When I reached the bottom of the steps, all of a sudden it got REALLY loud outside and the power went out.  It sounded like a thundering tidal wave was roaring towards the house, so I opened up the front door and the wind was ridiculous...and I heard the house badly getting pelted with all kinds of stuff...it was loud.  I closed the door and yelled up to Teresa (she had already gotten up).  In the pitch dark, I ran back upstairs to get Zoe out of her crib...running into Teresa pretty good at the top of the steps (never saw her).  In the pitch dark, I couldn't find Zoe in her crib right away.  She was tucked into a corner, sleeping away.  That seemed like it took forever.  I finally grabbed her and ran down the stairs (not easy in the dark), trying to get to the basement steps where Teresa was waiting, using her cell phone as a flashlight.  The loud wind and pelting of the house had gotten much worse.  I didn't think I was going to be able to make it from our upstairs steps to the basement steps in time.  It literally sounded like there was a massive tornado outside and the windows were going to explode any second.  It was terrifying. The walls where rumbling and I could hear things shaking in the house.  And those of you who are familiar with our great room (which I had to run by to get to the basement) it is two stories tall with 10 windows...so yeah, I was afraid of tons of glass flying around at any second.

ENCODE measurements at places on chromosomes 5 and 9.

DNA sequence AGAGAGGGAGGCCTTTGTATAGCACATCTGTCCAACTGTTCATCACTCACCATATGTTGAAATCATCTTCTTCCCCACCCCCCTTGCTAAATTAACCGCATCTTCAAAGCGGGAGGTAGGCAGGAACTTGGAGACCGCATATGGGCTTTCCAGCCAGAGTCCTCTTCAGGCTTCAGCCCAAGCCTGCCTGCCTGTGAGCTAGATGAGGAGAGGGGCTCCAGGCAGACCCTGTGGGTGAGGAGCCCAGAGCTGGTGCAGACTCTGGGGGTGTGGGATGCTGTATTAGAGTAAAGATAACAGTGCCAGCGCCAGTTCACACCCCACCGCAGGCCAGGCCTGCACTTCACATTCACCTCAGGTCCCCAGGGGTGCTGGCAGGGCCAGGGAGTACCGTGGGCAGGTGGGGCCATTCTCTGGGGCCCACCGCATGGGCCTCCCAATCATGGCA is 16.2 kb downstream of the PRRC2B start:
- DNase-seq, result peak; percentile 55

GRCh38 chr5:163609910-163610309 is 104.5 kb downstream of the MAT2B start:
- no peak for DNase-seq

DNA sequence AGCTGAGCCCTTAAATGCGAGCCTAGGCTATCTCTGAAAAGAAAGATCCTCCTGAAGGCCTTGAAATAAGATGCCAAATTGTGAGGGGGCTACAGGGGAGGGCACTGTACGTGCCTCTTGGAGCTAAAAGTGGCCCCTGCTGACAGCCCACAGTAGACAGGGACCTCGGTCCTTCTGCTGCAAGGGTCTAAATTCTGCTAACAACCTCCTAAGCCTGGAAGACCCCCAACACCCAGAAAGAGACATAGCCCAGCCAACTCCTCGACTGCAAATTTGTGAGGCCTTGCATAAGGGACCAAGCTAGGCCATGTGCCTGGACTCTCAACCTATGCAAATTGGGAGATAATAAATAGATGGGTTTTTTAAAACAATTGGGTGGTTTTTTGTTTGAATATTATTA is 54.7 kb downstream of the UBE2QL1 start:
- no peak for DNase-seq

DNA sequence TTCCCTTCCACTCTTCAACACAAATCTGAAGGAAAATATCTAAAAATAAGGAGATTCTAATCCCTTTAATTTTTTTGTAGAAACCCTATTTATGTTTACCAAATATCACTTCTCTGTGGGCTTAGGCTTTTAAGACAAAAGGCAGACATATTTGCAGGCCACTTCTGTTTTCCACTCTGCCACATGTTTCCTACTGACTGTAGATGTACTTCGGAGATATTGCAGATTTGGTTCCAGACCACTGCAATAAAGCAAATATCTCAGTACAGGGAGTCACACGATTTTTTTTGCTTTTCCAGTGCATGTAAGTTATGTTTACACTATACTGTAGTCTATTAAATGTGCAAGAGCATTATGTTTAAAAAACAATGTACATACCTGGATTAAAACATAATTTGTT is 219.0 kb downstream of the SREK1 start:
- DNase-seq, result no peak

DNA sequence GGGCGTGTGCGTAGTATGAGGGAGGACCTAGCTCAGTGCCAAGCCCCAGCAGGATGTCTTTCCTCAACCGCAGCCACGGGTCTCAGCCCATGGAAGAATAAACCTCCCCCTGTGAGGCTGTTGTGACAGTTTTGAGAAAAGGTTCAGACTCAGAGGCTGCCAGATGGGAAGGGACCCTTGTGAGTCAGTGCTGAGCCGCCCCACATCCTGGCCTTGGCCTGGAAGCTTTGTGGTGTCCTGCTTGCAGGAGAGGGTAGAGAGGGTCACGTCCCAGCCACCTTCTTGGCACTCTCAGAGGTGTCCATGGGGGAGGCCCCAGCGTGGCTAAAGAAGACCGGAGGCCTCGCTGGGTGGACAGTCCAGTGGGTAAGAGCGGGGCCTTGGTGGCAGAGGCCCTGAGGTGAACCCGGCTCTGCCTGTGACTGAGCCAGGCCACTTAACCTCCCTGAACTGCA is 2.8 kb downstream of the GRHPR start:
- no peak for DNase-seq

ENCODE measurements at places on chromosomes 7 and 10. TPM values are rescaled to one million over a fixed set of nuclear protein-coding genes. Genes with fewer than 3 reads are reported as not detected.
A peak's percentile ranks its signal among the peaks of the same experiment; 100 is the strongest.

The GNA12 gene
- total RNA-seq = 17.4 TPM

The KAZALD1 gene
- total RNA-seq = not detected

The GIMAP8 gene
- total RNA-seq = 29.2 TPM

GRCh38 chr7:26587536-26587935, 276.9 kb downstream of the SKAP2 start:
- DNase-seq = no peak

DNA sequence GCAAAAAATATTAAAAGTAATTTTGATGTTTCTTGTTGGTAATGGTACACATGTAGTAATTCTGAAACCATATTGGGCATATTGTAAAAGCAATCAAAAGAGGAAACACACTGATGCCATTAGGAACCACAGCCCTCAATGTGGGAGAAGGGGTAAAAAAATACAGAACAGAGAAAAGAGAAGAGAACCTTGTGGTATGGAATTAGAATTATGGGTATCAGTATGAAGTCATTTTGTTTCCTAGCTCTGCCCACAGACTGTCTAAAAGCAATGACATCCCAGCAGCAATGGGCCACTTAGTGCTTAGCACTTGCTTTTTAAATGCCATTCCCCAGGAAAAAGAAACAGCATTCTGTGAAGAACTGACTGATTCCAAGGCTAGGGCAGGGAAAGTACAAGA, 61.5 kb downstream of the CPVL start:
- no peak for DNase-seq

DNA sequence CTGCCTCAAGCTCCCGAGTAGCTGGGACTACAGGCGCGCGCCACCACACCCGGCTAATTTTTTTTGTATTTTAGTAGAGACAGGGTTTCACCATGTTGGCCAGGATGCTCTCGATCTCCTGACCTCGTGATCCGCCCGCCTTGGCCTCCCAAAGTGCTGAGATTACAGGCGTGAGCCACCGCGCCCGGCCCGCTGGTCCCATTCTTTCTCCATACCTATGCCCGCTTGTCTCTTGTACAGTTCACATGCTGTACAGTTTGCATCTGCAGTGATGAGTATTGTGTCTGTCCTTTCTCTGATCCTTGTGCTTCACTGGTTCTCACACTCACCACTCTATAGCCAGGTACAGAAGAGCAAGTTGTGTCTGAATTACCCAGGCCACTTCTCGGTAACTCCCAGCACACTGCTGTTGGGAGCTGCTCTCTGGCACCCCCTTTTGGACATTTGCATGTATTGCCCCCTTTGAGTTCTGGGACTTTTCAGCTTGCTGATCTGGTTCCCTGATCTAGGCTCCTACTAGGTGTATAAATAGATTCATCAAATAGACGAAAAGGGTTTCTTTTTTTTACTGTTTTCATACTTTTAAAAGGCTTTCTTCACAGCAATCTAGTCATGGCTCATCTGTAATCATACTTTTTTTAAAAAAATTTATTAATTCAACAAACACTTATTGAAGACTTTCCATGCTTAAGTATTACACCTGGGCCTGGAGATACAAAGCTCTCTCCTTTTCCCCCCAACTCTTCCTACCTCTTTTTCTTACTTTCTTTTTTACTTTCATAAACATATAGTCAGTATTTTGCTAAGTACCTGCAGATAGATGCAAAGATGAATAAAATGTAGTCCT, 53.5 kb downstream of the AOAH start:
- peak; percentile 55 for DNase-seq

We all made it to the basement and went under the steps, which is also kind of under the I-beam that supports the floor above.  Pretty much the safest place in the house during a tornado I guess.

The whole event seemed to last three or four minutes, but it was probably only around a minute at the most.

After I got the all-clear from the e-lert (finally works for me now) and the Weather Channel on my phone about 30 minutes later, we went back upstairs.  The worst of the storm had passed.  Needless to say, I was very curious to take a look outside and see if anything was damaged.  We first noticed on our deck and on our siding that there was white stuff all over the place.  At first, we thought it was feathers from a bird, which seemed crazy...but then we recognized it was actually insulation from our attic.

Uh oh.

I took the Mag light outside to take a look around.  I shined the flashlight up to the roof and I could see that the storm had completely ripped off approx. a 4'x6' section of our roof and I could see right into the attic.  A lot of shingles were also ripped off of the roof.

After getting over the shock of that sight, I looked around some more...and I couldn't really see anything unless I shined the flashlight right on it.  It was wierd, every direction I shined the flashlight, I saw something else that was down/damaged/missing/destroyed.  Kind of shocking every time I moved the flashlight.

  • The roof of the shed that we had JUST FINISHED THE PREVIOUS DAY, had rows of shingles ripped off of both sides.  Ugh.